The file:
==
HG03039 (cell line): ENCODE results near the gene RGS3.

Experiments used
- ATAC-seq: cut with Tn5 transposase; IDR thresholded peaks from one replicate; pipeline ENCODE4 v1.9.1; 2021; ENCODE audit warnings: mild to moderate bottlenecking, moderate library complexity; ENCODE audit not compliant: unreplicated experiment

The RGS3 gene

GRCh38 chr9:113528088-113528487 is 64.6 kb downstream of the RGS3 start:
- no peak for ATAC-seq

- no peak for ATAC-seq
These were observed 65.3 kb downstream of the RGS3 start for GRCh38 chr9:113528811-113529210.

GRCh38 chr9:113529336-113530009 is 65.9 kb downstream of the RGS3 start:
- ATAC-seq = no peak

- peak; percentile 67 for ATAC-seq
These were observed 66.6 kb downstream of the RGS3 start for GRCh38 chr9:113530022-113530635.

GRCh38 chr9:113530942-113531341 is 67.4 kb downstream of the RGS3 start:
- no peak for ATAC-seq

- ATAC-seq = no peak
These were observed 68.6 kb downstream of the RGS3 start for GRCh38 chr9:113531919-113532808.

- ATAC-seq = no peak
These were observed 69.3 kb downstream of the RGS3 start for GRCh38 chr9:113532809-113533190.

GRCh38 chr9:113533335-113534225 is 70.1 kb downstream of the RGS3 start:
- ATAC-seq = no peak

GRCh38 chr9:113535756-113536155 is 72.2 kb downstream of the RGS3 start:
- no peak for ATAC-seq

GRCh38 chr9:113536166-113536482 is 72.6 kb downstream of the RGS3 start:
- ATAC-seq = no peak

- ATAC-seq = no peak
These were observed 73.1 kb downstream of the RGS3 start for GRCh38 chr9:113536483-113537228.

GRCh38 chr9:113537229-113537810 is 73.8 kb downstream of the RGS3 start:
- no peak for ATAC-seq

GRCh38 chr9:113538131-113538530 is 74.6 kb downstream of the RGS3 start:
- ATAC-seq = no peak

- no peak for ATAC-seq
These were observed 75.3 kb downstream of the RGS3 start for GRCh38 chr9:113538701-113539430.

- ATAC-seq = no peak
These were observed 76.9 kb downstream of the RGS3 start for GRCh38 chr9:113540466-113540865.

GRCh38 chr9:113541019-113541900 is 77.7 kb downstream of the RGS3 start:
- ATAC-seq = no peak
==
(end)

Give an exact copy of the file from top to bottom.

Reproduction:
HG03039 (cell line): ENCODE results near the gene RGS3.

Experiments used
- ATAC-seq: cut with Tn5 transposase; IDR thresholded peaks from one replicate; pipeline ENCODE4 v1.9.1; 2021; ENCODE audit warnings: mild to moderate bottlenecking, moderate library complexity; ENCODE audit not compliant: unreplicated experiment

The RGS3 gene

GRCh38 chr9:113528088-113528487 is 64.6 kb downstream of the RGS3 start:
- no peak for ATAC-seq

- no peak for ATAC-seq
These were observed 65.3 kb downstream of the RGS3 start for GRCh38 chr9:113528811-113529210.

GRCh38 chr9:113529336-113530009 is 65.9 kb downstream of the RGS3 start:
- ATAC-seq = no peak

- peak; percentile 67 for ATAC-seq
These were observed 66.6 kb downstream of the RGS3 start for GRCh38 chr9:113530022-113530635.

GRCh38 chr9:113530942-113531341 is 67.4 kb downstream of the RGS3 start:
- no peak for ATAC-seq

- ATAC-seq = no peak
These were observed 68.6 kb downstream of the RGS3 start for GRCh38 chr9:113531919-113532808.

- ATAC-seq = no peak
These were observed 69.3 kb downstream of the RGS3 start for GRCh38 chr9:113532809-113533190.

GRCh38 chr9:113533335-113534225 is 70.1 kb downstream of the RGS3 start:
- ATAC-seq = no peak

GRCh38 chr9:113535756-113536155 is 72.2 kb downstream of the RGS3 start:
- no peak for ATAC-seq

GRCh38 chr9:113536166-113536482 is 72.6 kb downstream of the RGS3 start:
- ATAC-seq = no peak

- ATAC-seq = no peak
These were observed 73.1 kb downstream of the RGS3 start for GRCh38 chr9:113536483-113537228.

GRCh38 chr9:113537229-113537810 is 73.8 kb downstream of the RGS3 start:
- no peak for ATAC-seq

GRCh38 chr9:113538131-113538530 is 74.6 kb downstream of the RGS3 start:
- ATAC-seq = no peak

- no peak for ATAC-seq
These were observed 75.3 kb downstream of the RGS3 start for GRCh38 chr9:113538701-113539430.

- ATAC-seq = no peak
These were observed 76.9 kb downstream of the RGS3 start for GRCh38 chr9:113540466-113540865.

GRCh38 chr9:113541019-113541900 is 77.7 kb downstream of the RGS3 start:
- ATAC-seq = no peak